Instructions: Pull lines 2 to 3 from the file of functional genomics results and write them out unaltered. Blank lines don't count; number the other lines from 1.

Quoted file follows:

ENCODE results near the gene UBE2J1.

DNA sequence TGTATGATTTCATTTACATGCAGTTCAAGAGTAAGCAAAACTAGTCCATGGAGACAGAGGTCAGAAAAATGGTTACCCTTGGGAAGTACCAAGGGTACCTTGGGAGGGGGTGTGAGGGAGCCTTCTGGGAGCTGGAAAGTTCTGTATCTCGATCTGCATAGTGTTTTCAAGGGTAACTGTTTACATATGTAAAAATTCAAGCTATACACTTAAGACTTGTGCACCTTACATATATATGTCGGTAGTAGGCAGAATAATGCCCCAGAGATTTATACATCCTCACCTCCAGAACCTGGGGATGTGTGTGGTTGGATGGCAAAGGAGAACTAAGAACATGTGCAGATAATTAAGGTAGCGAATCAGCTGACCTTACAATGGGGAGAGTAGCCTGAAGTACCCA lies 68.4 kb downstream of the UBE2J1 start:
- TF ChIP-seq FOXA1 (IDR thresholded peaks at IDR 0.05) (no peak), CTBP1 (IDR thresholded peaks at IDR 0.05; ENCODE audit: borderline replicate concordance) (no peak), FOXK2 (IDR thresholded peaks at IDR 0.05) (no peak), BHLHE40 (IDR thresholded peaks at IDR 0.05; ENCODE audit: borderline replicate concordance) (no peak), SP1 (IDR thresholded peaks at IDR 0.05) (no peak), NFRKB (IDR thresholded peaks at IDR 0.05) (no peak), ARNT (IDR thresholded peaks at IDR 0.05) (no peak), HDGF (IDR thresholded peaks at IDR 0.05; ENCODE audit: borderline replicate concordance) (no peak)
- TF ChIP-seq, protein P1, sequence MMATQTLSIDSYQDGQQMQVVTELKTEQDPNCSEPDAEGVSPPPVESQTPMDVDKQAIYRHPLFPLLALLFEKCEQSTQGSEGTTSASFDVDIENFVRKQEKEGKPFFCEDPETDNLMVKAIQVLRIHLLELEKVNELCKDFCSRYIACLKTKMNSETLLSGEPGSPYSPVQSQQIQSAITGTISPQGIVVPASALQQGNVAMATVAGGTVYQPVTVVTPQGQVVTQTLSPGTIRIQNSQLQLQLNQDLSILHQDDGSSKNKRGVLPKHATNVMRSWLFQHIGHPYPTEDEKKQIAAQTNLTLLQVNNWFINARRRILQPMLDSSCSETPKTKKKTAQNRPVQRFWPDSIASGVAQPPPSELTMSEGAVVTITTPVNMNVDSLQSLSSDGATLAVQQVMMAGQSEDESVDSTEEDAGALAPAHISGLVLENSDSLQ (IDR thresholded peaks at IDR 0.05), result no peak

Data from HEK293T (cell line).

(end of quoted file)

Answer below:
DNA sequence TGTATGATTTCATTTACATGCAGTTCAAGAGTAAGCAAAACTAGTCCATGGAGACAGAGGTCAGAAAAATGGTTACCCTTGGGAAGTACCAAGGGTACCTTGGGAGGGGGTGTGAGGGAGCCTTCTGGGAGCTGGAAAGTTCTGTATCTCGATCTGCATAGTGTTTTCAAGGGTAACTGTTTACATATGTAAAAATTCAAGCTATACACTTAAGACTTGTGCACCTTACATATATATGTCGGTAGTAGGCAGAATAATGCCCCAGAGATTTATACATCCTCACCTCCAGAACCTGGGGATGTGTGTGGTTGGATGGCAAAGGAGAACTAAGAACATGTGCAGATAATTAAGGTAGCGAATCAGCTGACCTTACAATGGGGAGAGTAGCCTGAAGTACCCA lies 68.4 kb downstream of the UBE2J1 start:
- TF ChIP-seq FOXA1 (IDR thresholded peaks at IDR 0.05) (no peak), CTBP1 (IDR thresholded peaks at IDR 0.05; ENCODE audit: borderline replicate concordance) (no peak), FOXK2 (IDR thresholded peaks at IDR 0.05) (no peak), BHLHE40 (IDR thresholded peaks at IDR 0.05; ENCODE audit: borderline replicate concordance) (no peak), SP1 (IDR thresholded peaks at IDR 0.05) (no peak), NFRKB (IDR thresholded peaks at IDR 0.05) (no peak), ARNT (IDR thresholded peaks at IDR 0.05) (no peak), HDGF (IDR thresholded peaks at IDR 0.05; ENCODE audit: borderline replicate concordance) (no peak)